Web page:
“We knew that finding the right person for this role was imperative,” Day said. “Hazelle’s professional experience, coupled with her community involvement and desire to grow Sharp County, makes her uniquely qualified to oversee both organizations.”

By working for the Stone County affiliate of the Arkansas Community Foundation, Whited will help facilitate the grant-funding process and the endowments that the foundation manages.

Whited is currently pursuing a degree in business administration online with Grand Canyon University, a Christian college based in Phoenix. She expects to finish her degree by the year 2022, right before she turns 50.

“I wanted to show people that it is never too late to go back for your degree,” she said.

Prior to her new positions, Whited served as marketing director for a farm store in Ash Flat, and in the transition of leaving the position, one of the board members asked her to apply for the executive-director position.

“I have known the board members for both organizations for a while, and I understood what they did and how they give back to the community,” she said. “I am just drawn to that — helping businesses grow and helping fund well-needed projects in the area.

“If businesses are successful, other projects can benefit from their help.”

Julianne Dunn has known Whited since January 2019, when Whited joined the Create Bridges Regional Steering Committee. Dunn said Create Bridges is a pilot economic-development project designed to raise awareness and support retail, tourism, entertainment and accommodation businesses in Sharp, Izard and Fulton counties. In November 2019, Whited was selected by a Sharp County judge to be a part of the Sharp County Economic Development Research Team.

“From the minute she joined on, she has been a strong advocate for businesses and has worked hard to ensure that business owners and community members’ voices are heard throughout the process,” Dunn said. “She is focused, dedicated and applies her wealth of experience freely.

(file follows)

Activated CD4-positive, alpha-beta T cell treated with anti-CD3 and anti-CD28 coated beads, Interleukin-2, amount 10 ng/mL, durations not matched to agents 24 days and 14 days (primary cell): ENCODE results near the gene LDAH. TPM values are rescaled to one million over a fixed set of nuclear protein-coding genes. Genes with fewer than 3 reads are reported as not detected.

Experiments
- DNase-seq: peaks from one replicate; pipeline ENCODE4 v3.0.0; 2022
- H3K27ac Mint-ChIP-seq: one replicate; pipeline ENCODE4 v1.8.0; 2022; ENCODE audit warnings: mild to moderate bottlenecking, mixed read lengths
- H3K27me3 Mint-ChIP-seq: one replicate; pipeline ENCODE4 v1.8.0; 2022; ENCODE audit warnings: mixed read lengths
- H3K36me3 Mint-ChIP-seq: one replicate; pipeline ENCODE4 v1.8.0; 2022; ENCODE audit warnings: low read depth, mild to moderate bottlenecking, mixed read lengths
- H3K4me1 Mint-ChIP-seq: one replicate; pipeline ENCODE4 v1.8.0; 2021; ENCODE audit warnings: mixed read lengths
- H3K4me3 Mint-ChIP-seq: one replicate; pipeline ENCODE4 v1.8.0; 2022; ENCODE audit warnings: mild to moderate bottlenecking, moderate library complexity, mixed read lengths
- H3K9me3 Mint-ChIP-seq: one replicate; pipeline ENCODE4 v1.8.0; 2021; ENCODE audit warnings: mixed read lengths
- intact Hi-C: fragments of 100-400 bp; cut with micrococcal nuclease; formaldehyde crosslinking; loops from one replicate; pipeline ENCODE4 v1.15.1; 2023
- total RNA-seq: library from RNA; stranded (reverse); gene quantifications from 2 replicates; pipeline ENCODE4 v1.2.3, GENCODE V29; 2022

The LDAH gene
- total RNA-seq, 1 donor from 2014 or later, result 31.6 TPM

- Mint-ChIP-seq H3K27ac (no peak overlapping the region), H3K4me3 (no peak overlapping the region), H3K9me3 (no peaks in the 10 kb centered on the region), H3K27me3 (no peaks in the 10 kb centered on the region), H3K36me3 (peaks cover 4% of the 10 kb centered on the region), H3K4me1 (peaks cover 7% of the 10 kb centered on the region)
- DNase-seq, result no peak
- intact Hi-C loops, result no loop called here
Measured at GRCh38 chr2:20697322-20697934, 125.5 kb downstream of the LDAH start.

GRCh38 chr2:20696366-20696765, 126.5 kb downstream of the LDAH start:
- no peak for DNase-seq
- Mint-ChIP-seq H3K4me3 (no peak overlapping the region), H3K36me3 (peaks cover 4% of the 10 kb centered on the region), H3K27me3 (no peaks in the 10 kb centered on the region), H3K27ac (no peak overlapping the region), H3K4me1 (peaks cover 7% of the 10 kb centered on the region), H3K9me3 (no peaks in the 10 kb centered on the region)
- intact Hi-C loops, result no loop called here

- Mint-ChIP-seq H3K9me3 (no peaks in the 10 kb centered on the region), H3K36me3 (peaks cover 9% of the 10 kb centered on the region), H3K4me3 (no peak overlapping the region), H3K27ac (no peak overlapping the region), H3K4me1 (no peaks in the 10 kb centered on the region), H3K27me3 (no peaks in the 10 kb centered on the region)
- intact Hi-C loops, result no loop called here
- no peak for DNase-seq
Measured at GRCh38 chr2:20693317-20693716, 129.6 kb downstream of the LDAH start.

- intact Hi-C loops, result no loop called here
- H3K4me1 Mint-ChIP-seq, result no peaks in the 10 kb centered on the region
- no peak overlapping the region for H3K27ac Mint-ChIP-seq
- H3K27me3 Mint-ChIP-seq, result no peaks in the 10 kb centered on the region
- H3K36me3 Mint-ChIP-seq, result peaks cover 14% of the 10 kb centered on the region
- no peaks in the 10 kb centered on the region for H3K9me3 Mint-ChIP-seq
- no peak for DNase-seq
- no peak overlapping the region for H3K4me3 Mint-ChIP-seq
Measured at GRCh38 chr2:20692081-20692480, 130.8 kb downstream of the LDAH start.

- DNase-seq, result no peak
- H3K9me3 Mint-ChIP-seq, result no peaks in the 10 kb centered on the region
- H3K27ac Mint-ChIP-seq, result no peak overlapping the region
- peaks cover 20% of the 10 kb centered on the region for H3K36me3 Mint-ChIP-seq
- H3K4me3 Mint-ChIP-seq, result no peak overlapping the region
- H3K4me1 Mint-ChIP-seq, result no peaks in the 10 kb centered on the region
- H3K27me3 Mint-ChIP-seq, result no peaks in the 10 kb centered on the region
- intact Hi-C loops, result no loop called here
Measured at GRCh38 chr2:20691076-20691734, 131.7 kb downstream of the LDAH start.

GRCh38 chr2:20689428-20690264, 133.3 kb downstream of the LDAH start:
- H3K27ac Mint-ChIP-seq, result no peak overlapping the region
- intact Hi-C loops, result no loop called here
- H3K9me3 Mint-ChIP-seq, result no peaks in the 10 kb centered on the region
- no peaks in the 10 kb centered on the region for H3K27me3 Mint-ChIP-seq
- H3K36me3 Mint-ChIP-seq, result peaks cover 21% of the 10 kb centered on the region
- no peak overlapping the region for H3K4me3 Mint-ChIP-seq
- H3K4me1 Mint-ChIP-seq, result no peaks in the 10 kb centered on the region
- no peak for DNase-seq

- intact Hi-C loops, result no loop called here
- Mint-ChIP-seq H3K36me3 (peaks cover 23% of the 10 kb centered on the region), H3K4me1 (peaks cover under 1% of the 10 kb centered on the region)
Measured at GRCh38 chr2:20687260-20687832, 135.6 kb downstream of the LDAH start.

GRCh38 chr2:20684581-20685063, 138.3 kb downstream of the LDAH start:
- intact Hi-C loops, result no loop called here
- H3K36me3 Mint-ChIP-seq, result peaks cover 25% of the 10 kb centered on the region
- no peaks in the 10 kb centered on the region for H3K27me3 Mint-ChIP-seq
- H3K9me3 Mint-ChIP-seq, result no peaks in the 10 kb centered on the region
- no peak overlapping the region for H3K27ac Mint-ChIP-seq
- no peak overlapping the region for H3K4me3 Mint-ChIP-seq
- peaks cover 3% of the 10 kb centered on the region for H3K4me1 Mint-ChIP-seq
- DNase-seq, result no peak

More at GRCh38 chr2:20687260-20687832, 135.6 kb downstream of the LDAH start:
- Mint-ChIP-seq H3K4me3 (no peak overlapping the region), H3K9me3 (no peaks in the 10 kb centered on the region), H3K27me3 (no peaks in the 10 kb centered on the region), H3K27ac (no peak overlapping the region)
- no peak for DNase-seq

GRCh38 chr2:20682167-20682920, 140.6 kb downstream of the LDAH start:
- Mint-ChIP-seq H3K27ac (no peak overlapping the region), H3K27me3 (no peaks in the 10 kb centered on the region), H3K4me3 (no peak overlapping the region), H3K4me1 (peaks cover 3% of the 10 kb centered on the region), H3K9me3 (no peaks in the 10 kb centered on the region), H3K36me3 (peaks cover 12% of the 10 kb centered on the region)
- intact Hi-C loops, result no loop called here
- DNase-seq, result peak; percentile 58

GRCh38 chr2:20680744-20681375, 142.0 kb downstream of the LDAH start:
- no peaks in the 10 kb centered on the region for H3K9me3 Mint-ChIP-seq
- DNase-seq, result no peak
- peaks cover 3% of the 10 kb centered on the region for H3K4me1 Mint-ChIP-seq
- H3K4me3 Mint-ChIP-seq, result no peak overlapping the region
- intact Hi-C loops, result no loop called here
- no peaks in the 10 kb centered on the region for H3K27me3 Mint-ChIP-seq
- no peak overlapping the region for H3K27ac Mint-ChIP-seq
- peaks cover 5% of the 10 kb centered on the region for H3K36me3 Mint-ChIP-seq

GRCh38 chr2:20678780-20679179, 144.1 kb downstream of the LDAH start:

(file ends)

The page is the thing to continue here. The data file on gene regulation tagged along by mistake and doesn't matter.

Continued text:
“The Spring River Innovation Hub and the Sharp County Community Foundation are lucky to have her taking the lead, and she has already started talking to businesses and learning everything she possibly can about how best to provide opportunities and to amplify success stories.”

Dunn said Whited stood out from other applicants because of her demonstrated commitment to the community, her ability to apply her tremendous work experience to support and empower others, and her vision for the future for Sharp County and the whole region.

“She has proven, time and time again, to be able to follow through on her vision and to provide insight and resources for anyone working with her,” Dunn said. “Based on my experience working with her over the past few years, I expect truly great things from her in her new roles and that she will make a measurable and notable impact on her constituents.”

Whited said her goal is to help businesses start up and thrive in the community, which in turn, will help attract industry to the area. She said that usually, for rural communities, businesses are able to start up, but many aren’t sustaining and close their doors within a year.

“That’s the goal — keeping their businesses up and making a living and employing people within their own business, which would allow us to contribute more to the community,” she said.